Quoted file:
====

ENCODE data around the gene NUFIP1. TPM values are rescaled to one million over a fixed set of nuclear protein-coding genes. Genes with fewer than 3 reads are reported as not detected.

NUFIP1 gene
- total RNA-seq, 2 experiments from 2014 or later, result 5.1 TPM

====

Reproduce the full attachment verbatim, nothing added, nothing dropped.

ENCODE data around the gene NUFIP1. TPM values are rescaled to one million over a fixed set of nuclear protein-coding genes. Genes with fewer than 3 reads are reported as not detected.

NUFIP1 gene
- total RNA-seq, 2 experiments from 2014 or later, result 5.1 TPM